One of the key traits that all successful BJJ grapplers possess is the ability to always stay dangerous regardless of position. For you to stay steps ahead of the pack, you have to be flexible in terms of your attacking options. This ensures that you can exploit any small opening with little risk.
Perhaps one of the best examples of such a grappler is the great Marcelo Garcia. He is a multiple-time IBJJF and ADCC champion, and is famous for his dynamic and highly offensive game. Throughout his career, one of his primary weapons is the arm drag, a wrestling technique that has proven its worth in BJJ and submission grappling. Today, we’ll discuss this technique and explore its effectiveness in various situations.
What Is The Arm Drag?
The arm drag is a technique where you hook and drag your opponent’s arm as you step forward. This opens up the side and back of your opponent for an attack. The main strength of the arm drag is its ease of use.
If you see an arm stray away from the torso, you can apply the technique right away, even with minimal set-up. It is a relatively safe technique (just be mindful of arm drag counters, aka redrags) and can be used in both gi and no-gi grappling. You can also apply the arm drag in many positions, the most common of which are the standing position and seated guard.
This video by BJJ black belt Jason Scully perfectly exemplifies the offensive power of the arm drag. This is a compilation video showing 38 variations of the arm drag in less than 12 minutes. He mentions in his intro that it is one of the true “ninja” moves in grappling, and that it is absolutely true as it is very fast and can be applied instantly.
With the arm drag, you must be able to chain your moves so that you can expertly expose the arm without being countered. Also, you should have good timing so that you can execute the move safely.
There are many arm drag entries from the standing position. Jason shows options where you can counter a reaching opponent. Other examples include initiating the opening yourself by using control tactics like wrist control, overhook, 2-on-1, and collar tie. Using the arm drag also sets up many takedowns such as the single leg.
He also shows options from the guard. You can do the arm drag from the closed guard by controlling the arm as you sit up and move to a side; this should open up space for you to take the back. You can also use an overhook or reverse kimura from the closed guard, but do take note that you need to be mindful of the space between you and your opponent.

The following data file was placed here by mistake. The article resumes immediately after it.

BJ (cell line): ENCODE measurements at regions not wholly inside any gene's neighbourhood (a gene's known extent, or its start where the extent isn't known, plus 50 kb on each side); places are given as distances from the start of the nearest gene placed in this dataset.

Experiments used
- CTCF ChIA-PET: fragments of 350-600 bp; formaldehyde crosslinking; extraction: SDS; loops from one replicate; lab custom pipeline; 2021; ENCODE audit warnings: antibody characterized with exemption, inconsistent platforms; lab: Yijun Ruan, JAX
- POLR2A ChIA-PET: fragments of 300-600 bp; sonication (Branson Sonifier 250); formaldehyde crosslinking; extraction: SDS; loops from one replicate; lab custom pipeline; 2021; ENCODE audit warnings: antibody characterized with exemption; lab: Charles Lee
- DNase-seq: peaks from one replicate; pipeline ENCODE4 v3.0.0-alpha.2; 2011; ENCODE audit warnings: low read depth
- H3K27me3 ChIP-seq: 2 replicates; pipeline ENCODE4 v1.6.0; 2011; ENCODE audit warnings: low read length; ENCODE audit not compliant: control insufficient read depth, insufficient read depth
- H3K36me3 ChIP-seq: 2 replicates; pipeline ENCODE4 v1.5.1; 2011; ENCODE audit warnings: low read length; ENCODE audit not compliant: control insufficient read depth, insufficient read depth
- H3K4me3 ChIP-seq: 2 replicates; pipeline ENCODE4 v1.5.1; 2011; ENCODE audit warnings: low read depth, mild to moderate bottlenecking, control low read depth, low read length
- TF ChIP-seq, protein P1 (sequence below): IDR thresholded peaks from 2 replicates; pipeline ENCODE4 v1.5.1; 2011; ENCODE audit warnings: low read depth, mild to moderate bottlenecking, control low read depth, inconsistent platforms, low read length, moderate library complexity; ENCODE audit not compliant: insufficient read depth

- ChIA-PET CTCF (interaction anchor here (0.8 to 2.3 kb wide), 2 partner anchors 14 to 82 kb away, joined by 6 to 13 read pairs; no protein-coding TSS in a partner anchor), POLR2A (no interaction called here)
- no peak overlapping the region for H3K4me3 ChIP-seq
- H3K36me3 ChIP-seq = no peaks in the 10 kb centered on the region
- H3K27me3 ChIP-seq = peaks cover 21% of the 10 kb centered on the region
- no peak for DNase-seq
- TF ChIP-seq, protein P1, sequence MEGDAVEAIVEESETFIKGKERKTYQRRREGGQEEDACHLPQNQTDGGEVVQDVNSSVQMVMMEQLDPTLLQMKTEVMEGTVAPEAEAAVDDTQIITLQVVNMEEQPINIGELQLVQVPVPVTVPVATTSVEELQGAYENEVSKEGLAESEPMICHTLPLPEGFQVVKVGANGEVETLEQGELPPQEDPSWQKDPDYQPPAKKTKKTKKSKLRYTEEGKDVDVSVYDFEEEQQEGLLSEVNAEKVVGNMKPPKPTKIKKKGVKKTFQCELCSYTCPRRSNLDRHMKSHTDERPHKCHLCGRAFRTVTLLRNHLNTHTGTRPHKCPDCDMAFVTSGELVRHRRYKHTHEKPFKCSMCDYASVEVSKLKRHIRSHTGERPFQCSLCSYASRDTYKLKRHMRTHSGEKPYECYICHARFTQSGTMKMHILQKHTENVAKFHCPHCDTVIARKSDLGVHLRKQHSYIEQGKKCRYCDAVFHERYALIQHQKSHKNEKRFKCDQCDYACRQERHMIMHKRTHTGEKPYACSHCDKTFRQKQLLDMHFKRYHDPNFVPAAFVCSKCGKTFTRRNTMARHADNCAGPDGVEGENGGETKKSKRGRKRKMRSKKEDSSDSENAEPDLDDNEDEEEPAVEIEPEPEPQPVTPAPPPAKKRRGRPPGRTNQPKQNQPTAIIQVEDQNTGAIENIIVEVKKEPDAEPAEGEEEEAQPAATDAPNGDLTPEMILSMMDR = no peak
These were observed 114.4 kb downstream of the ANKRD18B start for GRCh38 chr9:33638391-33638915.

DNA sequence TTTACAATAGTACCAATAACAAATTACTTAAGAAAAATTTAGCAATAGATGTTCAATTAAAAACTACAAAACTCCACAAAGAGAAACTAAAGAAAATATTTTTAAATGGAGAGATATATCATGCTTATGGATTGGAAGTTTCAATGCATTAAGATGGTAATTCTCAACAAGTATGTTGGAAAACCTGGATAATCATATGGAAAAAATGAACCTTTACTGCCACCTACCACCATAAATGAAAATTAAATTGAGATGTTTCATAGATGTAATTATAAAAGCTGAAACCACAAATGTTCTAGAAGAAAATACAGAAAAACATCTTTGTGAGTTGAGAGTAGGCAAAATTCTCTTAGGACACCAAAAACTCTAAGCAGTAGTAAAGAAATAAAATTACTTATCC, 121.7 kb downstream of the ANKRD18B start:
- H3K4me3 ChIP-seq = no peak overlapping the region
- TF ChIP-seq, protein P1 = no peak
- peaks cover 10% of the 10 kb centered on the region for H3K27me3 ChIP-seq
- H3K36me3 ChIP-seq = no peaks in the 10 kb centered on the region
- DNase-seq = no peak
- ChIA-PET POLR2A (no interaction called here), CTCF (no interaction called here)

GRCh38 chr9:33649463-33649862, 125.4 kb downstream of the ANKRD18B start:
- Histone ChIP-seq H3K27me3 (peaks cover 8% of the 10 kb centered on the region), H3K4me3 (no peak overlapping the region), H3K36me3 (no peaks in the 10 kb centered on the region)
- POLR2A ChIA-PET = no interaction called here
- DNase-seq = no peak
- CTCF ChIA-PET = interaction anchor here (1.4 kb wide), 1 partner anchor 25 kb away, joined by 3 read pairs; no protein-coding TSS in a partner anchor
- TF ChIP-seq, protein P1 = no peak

From the butterfly guard, one of the most basic entries for the arm drag is to use a wrist grab. Grab the wrist and feed it to your dragging arm as you move to one side. Alternatively, you can use the 2-on-1 to get the arm drag. You can also use a reactive approach by doing the arm drag if they reach out or grab your knees/ankles. Remember that arm extension is a good indicator for the arm drag.
If you are in butterfly guard and your opponent stands and grabs your ankles, you can use the arm drag by grabbing the wrist then hooking near the tricep as they reach down. You can also use the same concept if they attempt a toreando pass (by holding your knee) or x-pass (by holding your hip)
The threat of the arm drag is available in many types of guards. An excellent example of this is from the reverse de la Riva guard. Grab the wrist as you swing your hooking leg to elevate yourself. You’ll typically end up in the single leg position.
When playing the z or half guard, you can go for the arm drag if your opponent grabs your hip; this is a cool option since grabbing the hip is a common reaction when stuck in the half guard.
Another option is to use an overhook while you are playing the half guard. Like in the standing position example, the overhook from half guard gives you enough space to apply the arm drag.
The arm drag is also incredibly useful in guard passing and top control positions. Jason shows an arm drag entry from the passing position if your opponent plays seated guard. You first establish the inside position by stepping in the middle and grabbing the wrist as you move to the side. This should expose the back and give you many attacking opportunities.
A couple of curious ones are the variations from side control and north-south. He said that if you move your body to the side, you can let their arms move in front of your body in an underhook type position. From here, you can do the nearside arm drag to take the back.
The last option shown in the video is an arm drag against the front headlock from the turtle. Get to your side, reach over your opponent’s back, and enter the arm drag position. This is a high percentage move and is guaranteed to surprise many opponents.
Arm Drag Counters
As with any technique in BJJ, there are always counters to attacks you can do. In this video, BJJ black belt Gustavo Gasperin demonstrates four basic counters to the arm drag from the seated guard.
The first option is to go for an underhook as you get arm dragged. There is always this tiny opening when your opponent has to let go of your wrist to complete the technique. Use this small window to shoot for an underhook, and the threat of the arm drag goes away.
The second and third options are applicable if you cannot get the underhook. You can either post both hands and move to the side, or you can counter the arm drag with your own; this is known as the redrag.
The final option is handy, especially for bigger grapplers. You can cup the tricep and use your shoulder to pin the opponent down. The critical step here is to place enough pressure on the shoulder to deny access to the back.
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